I remember seeing a Tweet (long time ago) where someone was demo-ing that you you can execute any program, no matter what file extension, by simply providing a path to it from a cmd.exe shell and hitting enter.
All you have to do is type a file name in a current directory, or a full path reference and hit enter – the file, as long as it is a PE exe, will simply execute.
Pause for a moment to reflect on some funny side effects that come with this feature.
Your .exe can have any file extension. You can rename your .exe to ‘Red squirrel population dynamics – data set 2019.xlsx’, or ‘My novel that will be better than Stephen King.docx’, and launch it from cmd.exe without launching Excel or Word in the end, as one might expect. You can also pass these file names to other instance of cmd.exe via ‘/C’ argument and I bet anyone seeing it will think you are into squirrel data crunching, or writing the new Netflix TV Series.
You could even create a file:
- c:\Program Files\Microsoft Office 15\root\office15\WINWORD.EXE foo.doc
– it could mislead some EDRs or analysts.
Back to that original Tweet – at that time I got curious and had a quick look at cmd.exe code. I quickly discovered that it always take a stab at CreateProcess API first. That is, it just tries to execute the existing file, if possible. This is unlike Windows Explorer that primarily relies on ShellExecute* APIs – and these do rely on file extensions.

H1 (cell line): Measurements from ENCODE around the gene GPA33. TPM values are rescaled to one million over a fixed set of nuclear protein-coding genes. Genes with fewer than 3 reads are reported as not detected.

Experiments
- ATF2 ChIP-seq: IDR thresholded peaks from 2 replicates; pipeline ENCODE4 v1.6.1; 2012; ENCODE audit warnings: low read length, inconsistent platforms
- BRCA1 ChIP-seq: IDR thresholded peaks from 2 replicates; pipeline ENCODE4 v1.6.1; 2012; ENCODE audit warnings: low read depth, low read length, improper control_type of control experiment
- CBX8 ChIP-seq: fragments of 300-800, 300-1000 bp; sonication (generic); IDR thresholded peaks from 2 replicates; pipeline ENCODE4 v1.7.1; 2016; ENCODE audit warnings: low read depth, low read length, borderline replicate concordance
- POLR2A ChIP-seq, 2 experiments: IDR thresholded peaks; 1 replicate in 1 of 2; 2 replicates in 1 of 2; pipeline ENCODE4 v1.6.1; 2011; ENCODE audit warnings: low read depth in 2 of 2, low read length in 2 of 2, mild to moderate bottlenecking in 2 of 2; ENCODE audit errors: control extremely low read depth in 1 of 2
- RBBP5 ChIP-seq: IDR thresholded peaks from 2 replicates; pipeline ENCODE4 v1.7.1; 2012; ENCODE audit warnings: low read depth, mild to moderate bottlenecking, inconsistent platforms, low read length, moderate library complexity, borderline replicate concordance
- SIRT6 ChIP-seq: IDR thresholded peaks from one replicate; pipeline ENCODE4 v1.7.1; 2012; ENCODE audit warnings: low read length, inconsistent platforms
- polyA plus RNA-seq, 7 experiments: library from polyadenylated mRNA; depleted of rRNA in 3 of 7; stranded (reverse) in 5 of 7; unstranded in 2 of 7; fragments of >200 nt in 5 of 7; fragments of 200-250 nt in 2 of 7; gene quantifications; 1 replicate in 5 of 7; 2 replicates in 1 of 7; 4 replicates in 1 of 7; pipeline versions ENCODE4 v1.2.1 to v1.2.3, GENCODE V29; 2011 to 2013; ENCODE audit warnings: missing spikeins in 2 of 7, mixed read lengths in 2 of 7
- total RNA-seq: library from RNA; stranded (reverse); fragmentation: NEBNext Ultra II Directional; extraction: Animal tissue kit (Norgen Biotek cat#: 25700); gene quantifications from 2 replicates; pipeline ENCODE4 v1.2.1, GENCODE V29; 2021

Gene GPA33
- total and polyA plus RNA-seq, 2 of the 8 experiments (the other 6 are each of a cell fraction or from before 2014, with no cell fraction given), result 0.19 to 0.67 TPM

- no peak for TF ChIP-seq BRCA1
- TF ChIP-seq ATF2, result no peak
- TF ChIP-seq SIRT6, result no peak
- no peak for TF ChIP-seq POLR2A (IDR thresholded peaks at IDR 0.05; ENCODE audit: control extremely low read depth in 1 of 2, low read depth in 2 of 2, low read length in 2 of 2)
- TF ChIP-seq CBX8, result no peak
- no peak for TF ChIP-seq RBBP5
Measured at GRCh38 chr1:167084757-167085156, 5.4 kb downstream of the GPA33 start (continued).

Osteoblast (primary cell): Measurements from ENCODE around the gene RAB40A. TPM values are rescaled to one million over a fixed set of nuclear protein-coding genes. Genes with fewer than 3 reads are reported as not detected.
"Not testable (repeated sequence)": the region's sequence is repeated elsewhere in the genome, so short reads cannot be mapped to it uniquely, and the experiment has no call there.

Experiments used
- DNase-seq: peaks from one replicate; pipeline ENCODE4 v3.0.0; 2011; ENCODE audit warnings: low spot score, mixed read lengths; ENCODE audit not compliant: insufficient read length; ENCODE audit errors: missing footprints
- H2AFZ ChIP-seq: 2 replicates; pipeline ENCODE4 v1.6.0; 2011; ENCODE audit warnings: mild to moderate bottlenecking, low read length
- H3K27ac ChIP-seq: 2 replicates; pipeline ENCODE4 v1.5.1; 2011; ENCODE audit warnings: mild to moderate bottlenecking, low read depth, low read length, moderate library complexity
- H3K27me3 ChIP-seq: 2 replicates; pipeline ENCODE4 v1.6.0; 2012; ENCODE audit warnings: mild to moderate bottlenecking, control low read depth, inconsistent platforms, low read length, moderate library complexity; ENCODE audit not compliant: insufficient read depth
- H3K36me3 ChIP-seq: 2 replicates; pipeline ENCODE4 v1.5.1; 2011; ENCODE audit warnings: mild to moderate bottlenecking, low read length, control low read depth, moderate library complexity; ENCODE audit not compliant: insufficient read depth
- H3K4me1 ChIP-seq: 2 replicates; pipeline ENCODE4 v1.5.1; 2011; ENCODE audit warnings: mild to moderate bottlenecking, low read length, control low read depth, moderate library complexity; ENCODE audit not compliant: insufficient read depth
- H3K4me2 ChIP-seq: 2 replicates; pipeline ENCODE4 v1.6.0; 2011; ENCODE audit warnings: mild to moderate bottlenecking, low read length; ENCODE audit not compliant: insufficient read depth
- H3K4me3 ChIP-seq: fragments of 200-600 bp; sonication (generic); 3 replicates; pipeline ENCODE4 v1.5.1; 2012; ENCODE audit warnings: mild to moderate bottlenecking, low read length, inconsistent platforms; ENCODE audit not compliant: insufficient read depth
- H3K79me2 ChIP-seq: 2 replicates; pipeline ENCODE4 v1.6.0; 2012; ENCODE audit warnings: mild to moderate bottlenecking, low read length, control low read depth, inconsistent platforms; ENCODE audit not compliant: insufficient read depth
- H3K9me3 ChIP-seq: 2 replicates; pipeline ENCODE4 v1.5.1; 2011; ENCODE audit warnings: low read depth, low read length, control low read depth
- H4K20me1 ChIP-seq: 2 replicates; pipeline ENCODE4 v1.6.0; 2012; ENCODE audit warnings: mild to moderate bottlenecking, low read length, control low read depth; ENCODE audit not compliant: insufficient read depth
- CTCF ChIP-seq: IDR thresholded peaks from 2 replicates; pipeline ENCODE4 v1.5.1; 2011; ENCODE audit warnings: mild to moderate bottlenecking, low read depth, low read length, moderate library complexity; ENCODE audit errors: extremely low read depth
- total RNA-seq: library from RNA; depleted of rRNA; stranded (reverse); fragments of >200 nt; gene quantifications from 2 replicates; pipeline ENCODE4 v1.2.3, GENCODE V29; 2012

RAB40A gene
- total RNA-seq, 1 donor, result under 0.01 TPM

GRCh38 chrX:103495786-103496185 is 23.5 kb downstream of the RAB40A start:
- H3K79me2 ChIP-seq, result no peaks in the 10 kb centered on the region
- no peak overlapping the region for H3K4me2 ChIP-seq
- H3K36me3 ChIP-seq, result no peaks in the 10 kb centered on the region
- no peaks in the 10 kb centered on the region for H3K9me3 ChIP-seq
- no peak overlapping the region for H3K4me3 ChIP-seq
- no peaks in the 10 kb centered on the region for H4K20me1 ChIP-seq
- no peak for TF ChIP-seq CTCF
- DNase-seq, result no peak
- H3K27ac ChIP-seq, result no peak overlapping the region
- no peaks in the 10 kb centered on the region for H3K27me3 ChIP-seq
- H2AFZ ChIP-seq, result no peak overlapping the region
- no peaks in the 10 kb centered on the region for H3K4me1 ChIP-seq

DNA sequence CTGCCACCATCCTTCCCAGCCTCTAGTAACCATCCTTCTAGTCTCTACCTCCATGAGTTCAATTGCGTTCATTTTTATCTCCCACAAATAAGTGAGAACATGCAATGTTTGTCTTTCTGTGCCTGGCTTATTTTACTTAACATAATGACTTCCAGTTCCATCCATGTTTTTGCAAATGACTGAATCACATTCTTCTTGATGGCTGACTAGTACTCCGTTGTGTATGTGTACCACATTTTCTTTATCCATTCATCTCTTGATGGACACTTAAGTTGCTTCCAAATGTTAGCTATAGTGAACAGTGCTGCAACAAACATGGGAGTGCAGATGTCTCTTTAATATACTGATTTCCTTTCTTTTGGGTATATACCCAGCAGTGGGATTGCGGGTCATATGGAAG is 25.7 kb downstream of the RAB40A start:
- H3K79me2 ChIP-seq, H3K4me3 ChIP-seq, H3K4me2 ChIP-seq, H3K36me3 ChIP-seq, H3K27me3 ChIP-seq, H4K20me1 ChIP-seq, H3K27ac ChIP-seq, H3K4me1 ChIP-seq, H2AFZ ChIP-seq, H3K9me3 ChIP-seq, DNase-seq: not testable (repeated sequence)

Okay, so I did that quick research long time ago and thought this is the end of the story.
Until I saw this post from Mitja wondering about the very same issue in a context of a very interesting (and kinda first in its own genre /due to HIPAA legal implications/) research from Cylera by D00RT_RM.
Of course, once I saw Mitja’s post I reacted with a knee-jerk reply that stated what I discovered in the past.
Mitja came back with an observation that there must be more to this, because you can still launch a text file in a Notepad if you just type the name of a text file inside the cmd.exe shell and hit Enter.
This got me curious again, and after a few more IDA screens and some dynamic testing I discovered that Mitja was right, and the way cmd.exe executes stuff is indeed a bit twisted.
The behavior of cmd.exe depends on the value of this Registry entry:
- HKCU\Software\Microsoft\Command Processor\EnableExtensions
If this value is zero (extensions disabled), the cmd.exe will run the file path via CreateProcess only; if it fails, we will see a message ‘<filename> is not a valid Win32 application.’:
If the value is 1 though (default since Windows XP), the cmd.exe will first attempt to execute the file via CreateProcess, and if it fails (only ERROR_BAD_EXE_FORMAT or ERROR_ELEVATION_REQUIRED errors are handled), it will pass the path to ShellExecuteWorker API that in turn will execute ShellExecuteEx — in the end mimicking the way Windows Explorer ‘opens’ files.
I think it’s a good option and probably an expected User Interface behavior, but it does make for a curiosity that is worth knowing about.
And I really liked that this second take at the research happened, because:
- Mitja provided a feedback to my earlier research
- This in turn triggered my further research
- This in turn made this post possible
So, the lesson learned is: always work under assumption that your knowledge is incomplete and can be always improved. The feedback and back and forth on Twitter has proven many times to me how useful the feedback and technical convos are, and let’s hope there will be more of it in the future. Thanks Mitja!